JUTC begs commuters for sympathy

Staff reporter

Sunday, February 17, 2019

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Commuters now inconvenienced due to inefficency in the State-run bus apparatus will have to wait a while longer as the Jamaica Urban Transit Company (JUTC) seeks to address issues affecting passengers.

Over the past years commuters have been complaining about the poor service that they have being getting from the 20-year-old bus company, despite their mandate to provide a safe, reliable, modern, professional, efficient and cost effective transportation service to the Kingston Metropolitan Transport Region (KMTR) which comprises of Kingston and St Andrew, Portmore and Spanish Town in St Catherine.

Some commuters argued that getting to work and school on time means waking up before dawn to catch a space on the infrequent yellow buses that are crammed as early as 5:45. Some customers who were quick to point out the inefficiency said they have had to be arming themselves with plastic bags, hand towels, rags and umbrellas to tackle the leaking air condition units that soak half of the seats, forcing some passengers to stand throughout their journey.

“All one hour you at the bus stop waiting and you can't get bus. When the bus do come all sort of things wrong with it,” a woman who gave her name only as Paulette told the Jamaica Observer recently.

Commuters in Portmore also expressed that a visit to the depot in the mornings is almost a routine for passengers when drivers are unable to issue their tickets due to a faulty machine.

“When them go a depot you have to wait all 15 minutes before somebody come look at the machine,” a passenger who spoke on conditions of anonymity complained.

The woman who traverses the number 17 bus route daily said that travelling on the JUTC bus to work was work in itself.

“When you reach work you tired, trust me,” she reasoned.

In recent months the passengers have heighten their call for the issues to be addressed.

When it start overheat me come out 'cause mi nuh waa burn up in there,” a passenger told the Sunday Observer last year.

In recent time some JUTC buses have caught fire.

The company's Managing Director Paul Abrahams told the Sunday Observer recently that he sympathises with the commuters, however, the bus company does not have the resources at hand to deal with the issues.

When the Sunday Observer outlined several complaints that have been brought to the newspaper's attention, Abrahams said that some of them had “fallen through the cracks”.

Among the measures to be implemented to improve the services, Abrahams said, is a multi-million-dollar programme which will be installed in the 450 units to achieve efficiency.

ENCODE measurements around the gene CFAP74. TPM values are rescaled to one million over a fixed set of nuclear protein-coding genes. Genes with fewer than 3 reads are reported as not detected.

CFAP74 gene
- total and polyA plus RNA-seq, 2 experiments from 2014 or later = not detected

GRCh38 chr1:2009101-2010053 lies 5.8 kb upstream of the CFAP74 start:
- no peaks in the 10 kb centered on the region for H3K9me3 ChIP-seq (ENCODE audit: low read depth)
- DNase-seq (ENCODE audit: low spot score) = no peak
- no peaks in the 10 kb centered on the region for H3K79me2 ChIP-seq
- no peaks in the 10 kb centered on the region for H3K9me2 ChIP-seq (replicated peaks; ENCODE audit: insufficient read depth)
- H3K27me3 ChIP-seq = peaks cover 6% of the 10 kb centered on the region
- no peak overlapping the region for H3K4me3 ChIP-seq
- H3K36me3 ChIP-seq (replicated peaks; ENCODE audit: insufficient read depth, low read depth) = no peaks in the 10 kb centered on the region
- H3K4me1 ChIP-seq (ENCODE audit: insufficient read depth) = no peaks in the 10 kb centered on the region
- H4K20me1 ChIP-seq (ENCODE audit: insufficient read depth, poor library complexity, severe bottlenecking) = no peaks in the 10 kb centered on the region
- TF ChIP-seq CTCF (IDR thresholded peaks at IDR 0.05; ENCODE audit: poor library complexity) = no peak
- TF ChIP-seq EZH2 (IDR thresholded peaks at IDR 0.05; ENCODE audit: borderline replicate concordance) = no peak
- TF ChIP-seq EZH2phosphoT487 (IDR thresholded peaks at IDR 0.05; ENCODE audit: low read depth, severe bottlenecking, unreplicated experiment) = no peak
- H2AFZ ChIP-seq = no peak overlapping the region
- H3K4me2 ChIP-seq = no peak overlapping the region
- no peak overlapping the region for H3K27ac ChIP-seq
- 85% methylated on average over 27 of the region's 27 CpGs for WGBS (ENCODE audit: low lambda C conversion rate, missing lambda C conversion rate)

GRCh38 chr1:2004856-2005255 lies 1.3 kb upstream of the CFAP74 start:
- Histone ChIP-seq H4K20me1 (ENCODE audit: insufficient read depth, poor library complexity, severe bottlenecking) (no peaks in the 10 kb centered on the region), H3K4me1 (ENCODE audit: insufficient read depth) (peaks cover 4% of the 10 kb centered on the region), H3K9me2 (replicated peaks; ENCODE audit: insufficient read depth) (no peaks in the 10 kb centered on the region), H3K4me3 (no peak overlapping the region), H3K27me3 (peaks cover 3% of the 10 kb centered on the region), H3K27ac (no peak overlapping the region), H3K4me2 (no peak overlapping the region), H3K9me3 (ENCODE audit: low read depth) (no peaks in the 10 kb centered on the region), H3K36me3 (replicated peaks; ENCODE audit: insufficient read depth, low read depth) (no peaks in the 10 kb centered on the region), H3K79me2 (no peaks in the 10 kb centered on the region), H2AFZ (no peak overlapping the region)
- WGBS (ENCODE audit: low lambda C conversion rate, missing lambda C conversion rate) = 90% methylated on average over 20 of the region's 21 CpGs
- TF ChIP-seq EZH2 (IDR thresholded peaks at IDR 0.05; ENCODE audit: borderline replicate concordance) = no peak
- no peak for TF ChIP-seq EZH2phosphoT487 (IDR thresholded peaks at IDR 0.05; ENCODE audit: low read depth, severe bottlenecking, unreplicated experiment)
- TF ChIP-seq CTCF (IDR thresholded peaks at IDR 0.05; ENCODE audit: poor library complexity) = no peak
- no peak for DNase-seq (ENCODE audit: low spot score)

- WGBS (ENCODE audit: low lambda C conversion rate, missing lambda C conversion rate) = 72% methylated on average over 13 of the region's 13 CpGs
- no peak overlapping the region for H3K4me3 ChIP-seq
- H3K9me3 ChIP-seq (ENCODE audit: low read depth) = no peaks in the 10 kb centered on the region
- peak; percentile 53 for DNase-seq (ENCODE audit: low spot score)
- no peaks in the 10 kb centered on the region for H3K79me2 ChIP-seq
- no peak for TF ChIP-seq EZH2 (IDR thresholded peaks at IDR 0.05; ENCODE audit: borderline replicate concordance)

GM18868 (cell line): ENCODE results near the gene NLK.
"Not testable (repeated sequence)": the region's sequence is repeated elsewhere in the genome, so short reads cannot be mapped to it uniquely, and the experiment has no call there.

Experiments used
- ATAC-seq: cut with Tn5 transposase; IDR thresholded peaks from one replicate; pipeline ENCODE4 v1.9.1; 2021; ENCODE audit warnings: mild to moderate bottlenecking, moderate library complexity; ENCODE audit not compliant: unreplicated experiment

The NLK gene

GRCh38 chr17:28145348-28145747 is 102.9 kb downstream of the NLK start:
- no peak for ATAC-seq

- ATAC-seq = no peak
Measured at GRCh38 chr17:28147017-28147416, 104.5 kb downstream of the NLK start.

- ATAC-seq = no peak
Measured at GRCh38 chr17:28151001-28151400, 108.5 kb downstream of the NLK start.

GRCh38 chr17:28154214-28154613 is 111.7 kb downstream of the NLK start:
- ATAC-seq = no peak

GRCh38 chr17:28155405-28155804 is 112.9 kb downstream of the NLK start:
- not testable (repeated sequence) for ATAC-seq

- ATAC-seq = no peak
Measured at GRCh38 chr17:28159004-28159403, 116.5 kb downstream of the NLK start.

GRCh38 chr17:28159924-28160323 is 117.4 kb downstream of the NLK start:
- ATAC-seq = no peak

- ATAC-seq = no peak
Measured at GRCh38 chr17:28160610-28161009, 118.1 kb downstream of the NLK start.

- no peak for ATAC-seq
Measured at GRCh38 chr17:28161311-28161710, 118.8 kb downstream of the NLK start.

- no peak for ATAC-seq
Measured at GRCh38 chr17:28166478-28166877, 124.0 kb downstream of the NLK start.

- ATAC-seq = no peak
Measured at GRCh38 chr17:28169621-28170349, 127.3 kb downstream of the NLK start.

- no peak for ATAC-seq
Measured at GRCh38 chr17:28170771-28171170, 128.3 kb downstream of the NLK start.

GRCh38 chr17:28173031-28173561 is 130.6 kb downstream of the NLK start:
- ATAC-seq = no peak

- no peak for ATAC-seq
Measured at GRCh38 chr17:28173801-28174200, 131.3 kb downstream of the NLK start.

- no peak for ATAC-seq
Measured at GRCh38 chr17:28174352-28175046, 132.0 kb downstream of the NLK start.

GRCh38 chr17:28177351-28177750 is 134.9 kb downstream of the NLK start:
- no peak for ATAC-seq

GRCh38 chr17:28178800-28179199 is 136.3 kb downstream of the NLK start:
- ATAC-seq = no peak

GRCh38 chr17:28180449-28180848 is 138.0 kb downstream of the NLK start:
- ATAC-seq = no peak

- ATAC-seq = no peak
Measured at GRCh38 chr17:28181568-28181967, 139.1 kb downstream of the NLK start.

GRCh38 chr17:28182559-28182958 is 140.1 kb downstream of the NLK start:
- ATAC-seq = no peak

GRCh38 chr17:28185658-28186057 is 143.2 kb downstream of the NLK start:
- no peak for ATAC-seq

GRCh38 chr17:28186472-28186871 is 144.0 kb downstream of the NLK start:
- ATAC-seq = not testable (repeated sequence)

“… We will be able to know a lot more of the bus's activity when it goes out at five to when it comes back in at 10:00 pm. We will know a lot of the activities of what that bus is doing. The new tracking system is something that we have been testing for a while. It has some components to it such as driver behaviour, speeding, idling, fuel consumption so it is not only a tool to look at the behaviour of drivers but to look at efficiency,” Abrahams said referring to the approximately $129 million tracking system that the company has opted for.

Abrahams asked for patience from the commuting public.

“Give me a little time; I am going to resolve the Portmore issues... I know I don't have the resources to dump into it, so if I don't have JUTC resources to dump it then I have to figure out how I move these commuters in the peak hours. Hopefully the rehabilitation programme will give me the extended buses, the articulated buses so that I can use strictly in peak hours for they don't run up and down on the road,” he disclosed.

However, Abrahams said that whenever the articulated buses are seen throughout the day; the yellow buses are being serviced.

The buses are serviced once a month at the Ashenhiem Road depot. However, Abrahams said they are examined every night.

With close to 40 articulated buses among the 20-year-old fleet, he believes the rehabilitated of the extra-long white buses will ease the ordeal that commuters encounter daily, especially in peak hours.

“Putting another 15 or 20 of those in Portmore when they are finish may not be enough. We are going to have to look at a survey in Portmore... how many people we really need to move in Portmore. The first step is how many people we are moving because if we don't know what we are moving I don't know what resources I am going to need so we need to know exactly how many persons,” he said.

At the same time, he argued that Portmore has ballooned overnight.

“Cars are coming across the toll backed up behind each other, buses are coming full, coasters are coming full, Hiaces are coming full,” he said, adding that the JUTC might have to increase its sub-franchise arrangement.

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